|Omaha Beach Shortly After D-Day|
Could Overlord Have Succeeded Without the Lessons
Learned by the AEF?
By Brigadier General John S.D. Eisenhower
With such a small interval between world wars, it is not surprising that the United States Army of 1940 should appear to be a continuum of the AEF of 1918. Pershing's AEF was the first modern Army the United States ever fielded, and the Army of the Second World War was less different from the AEF than the AEF was from the Army that preceded it. Anyone witnessing the mobilization of the draftee Army of 1941 could not help being struck by how much the future GIs of World War II resembled the doughboys of World War I. Soldiers being inducted into service as the result of the draft law of late 1940 were at first issued ill-fitting World War I uniforms, including musty "overseas caps" and even wrap leggings. They were armed with the model 1903 Springfield rifle, which was replaced only when production of the Garand M-1 got under way. Both the heavy machine gun and the light machine gun of the Second World War remained the 1917 Browning models, as did the Browning automatic rifle, which came into the hands of the Americans late in 1918. Bangalore torpedoes, trench mortars, and even rifle grenades changed little between 1918 and 1939.
Perhaps even more important in the development of a modern Army was Pershing's creation of a vast and elaborate supply system that was called Services of Supply in 1917-1918 and Communications Zone (Com-Z) in 1944-1945. This vast organization entailed building and operating large seaports, storage, delivery of all classes of supply to forward supply points utilizing railroads, trucks, and eventually (in the first war) even mules. The Services of Supply, like the Communications Zone of the European Theater in 1944, was organized into three sections (Base, Intermediate, and Advance), with a prescribed level of supply maintained in each. This structure was an innovation of unglamorous but innovative and hardworking staff officers and commanders under Pershing and his headquarters. Nothing so elaborate had existed in the Army before April of 1917.
The staff procedures followed in later years were also developed by Pershing and his staff during the early months of the AEF's existence. Credit for this must be given to Pershing himself, assisted by his chief of staff, James C. Harbord. Their staff organization encompassed the four staff sections-Personnel, Intelligence, Operations, and Supply--in use by the American Army to this day. It is noteworthy that this system was developed by the AEF, not the War Department.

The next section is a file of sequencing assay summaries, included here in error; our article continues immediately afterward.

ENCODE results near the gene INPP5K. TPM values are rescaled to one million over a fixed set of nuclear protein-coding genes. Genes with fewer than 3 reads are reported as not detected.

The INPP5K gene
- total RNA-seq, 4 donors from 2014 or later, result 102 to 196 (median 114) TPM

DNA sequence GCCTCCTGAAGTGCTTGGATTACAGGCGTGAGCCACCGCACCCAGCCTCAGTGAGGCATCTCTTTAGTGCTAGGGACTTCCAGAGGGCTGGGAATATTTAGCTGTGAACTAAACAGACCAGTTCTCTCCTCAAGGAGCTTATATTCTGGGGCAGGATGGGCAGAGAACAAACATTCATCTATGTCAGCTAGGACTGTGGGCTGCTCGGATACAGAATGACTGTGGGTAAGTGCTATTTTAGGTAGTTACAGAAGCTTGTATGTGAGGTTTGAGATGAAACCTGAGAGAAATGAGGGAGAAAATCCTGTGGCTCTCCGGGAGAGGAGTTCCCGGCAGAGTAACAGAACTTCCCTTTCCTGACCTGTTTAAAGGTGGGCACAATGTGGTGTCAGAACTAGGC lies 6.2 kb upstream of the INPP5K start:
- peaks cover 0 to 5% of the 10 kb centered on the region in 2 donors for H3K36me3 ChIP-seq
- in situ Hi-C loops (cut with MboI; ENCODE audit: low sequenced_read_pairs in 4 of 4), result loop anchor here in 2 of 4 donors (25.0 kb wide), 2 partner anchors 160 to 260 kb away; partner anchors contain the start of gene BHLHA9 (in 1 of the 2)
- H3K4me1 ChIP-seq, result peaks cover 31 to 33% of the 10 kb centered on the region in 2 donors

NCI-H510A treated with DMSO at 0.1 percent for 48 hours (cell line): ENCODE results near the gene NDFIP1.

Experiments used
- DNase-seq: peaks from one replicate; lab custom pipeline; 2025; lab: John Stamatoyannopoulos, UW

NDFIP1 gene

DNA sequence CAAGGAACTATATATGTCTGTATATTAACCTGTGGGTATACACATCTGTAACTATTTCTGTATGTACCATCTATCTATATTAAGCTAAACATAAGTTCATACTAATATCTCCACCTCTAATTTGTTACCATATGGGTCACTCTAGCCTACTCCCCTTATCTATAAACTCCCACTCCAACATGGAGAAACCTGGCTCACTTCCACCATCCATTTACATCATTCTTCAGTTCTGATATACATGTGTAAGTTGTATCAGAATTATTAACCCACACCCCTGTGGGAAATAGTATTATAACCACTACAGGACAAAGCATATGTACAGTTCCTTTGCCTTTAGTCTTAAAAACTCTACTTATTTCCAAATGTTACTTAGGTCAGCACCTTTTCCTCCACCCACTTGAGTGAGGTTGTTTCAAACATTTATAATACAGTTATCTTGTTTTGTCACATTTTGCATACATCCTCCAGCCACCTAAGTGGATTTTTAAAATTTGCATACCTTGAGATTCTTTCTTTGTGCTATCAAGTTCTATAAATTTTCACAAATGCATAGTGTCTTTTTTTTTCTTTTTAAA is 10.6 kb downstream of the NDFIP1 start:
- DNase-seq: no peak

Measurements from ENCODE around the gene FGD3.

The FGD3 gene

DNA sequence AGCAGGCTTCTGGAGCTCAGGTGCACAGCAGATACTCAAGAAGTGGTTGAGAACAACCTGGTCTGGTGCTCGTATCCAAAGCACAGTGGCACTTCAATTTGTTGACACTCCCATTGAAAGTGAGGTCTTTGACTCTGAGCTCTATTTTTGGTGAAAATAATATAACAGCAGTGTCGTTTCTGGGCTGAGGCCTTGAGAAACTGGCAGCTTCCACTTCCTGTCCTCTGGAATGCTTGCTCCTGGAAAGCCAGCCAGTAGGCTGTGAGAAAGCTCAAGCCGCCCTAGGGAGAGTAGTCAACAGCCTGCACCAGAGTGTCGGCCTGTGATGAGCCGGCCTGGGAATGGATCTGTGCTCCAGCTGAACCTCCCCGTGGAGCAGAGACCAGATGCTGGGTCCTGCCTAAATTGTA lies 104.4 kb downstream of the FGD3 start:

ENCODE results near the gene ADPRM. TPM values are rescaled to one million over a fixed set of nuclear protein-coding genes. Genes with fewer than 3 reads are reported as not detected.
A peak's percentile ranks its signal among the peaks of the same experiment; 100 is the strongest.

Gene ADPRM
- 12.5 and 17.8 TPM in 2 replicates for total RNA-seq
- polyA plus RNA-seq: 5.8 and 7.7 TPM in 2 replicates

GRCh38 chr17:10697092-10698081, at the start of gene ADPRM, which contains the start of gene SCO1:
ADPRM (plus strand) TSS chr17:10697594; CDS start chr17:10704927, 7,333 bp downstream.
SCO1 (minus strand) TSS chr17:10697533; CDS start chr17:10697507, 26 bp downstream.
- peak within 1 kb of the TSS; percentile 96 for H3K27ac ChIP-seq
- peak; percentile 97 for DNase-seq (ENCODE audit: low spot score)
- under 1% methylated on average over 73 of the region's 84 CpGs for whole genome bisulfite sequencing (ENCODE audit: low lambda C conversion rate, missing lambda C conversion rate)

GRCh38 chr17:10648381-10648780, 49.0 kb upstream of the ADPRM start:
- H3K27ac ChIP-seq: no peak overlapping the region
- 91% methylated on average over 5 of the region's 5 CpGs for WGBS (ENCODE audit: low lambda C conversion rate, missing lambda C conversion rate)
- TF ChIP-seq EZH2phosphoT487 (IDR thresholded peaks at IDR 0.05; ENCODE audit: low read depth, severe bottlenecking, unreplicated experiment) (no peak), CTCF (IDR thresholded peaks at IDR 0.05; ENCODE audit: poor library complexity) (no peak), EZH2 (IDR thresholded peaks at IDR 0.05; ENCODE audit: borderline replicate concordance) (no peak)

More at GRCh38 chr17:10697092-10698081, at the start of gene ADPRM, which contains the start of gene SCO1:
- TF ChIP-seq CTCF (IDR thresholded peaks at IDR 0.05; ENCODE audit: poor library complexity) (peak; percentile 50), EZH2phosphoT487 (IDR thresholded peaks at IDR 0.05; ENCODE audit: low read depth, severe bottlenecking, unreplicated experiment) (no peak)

|U.S. Artillery Firing at Varennes, Meuse-Argonne Offensive|
In many important ways, of course, the armies of the First and Second World Wars were different. The division was reorganized from the cumbersome "square division" of four infantry regiments to the "triangular," comprising three infantry regiments. More important, technical advances provided the one thing the generals on both sides had previously been seeking in vain: mobility on the battlefield. The airplane, the tank, the truck, and the efficient two-way radio are generally credited with breaking the stalemate that plagued the earlier conflict. All were in their infancy at the time of Pershing's AEF, but between wars, military aircraft would progress as rapidly as the civilian aircraft industry; the tanks and trucks that broke down more from mechanical difficulties than from enemy guns would grow in reliability, along with the American automobile industry. The walkie-talkie radios would replace carrier pigeons. But the seeds of this progress were planted with the AEF.
AN IMPORTANT LINK between the AEF and the American Army of the Second World War was the military education it gave to many men who served in both. Because of the short interval separating the two world wars-and with a career officer expected to serve about forty years in those days-many of the officers of the AEF returned to serve once more in 1941. Some had remained in uniform during the intervening years; others were recalled as reservists. It was generally assumed, in fact, that service with the AEF in 1918 was almost a prerequisite for responsible positions in the Second World War.
Examples abound of young officers who returned for the second war. Ladislav Janda, that incredibly optimistic twenty-one-year-old who attained command of a battalion at the end of the [Great] War, was called up for duty as a reservist in 1942. At the end of that conflict, Lieutenant Colonel Lud Janda had not reached his fiftieth year.
|Traffic Congestion at Esnes Behind the U.S Front Line |
in the Opening of the Meuse-Argonne Offensive
A more noted figure was that of Colonel Theodore Roosevelt, Jr., commanding officer of the 26th Infantry by the last days of the Meuse Argonne. In November of 1942 Roosevelt went overseas as a brigadier general with the 1st Division and later landed with the 4th Division on Utah Beach on D-Day, 1944.
Another young 1st Division officer, Lieutenant Clarence Huebner, of the 28th Infantry Regiment at Cantigny, came back to the 1st Division as its commander in 1944. He commanded the Big Red One when it landed at Omaha Beach on D-Day.
|Douglas MacArthur in the Field During the Meuse-Argonne|
|80th Division Column Advancing Through Buzancy, Late M-A|